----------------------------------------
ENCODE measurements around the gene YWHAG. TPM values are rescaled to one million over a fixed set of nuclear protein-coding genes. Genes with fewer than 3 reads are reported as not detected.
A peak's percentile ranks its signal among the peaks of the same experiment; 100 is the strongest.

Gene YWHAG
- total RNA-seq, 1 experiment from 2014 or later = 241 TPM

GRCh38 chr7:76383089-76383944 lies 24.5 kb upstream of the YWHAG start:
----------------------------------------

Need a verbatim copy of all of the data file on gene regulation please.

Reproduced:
ENCODE measurements around the gene YWHAG. TPM values are rescaled to one million over a fixed set of nuclear protein-coding genes. Genes with fewer than 3 reads are reported as not detected.
A peak's percentile ranks its signal among the peaks of the same experiment; 100 is the strongest.

Gene YWHAG
- total RNA-seq, 1 experiment from 2014 or later = 241 TPM

GRCh38 chr7:76383089-76383944 lies 24.5 kb upstream of the YWHAG start: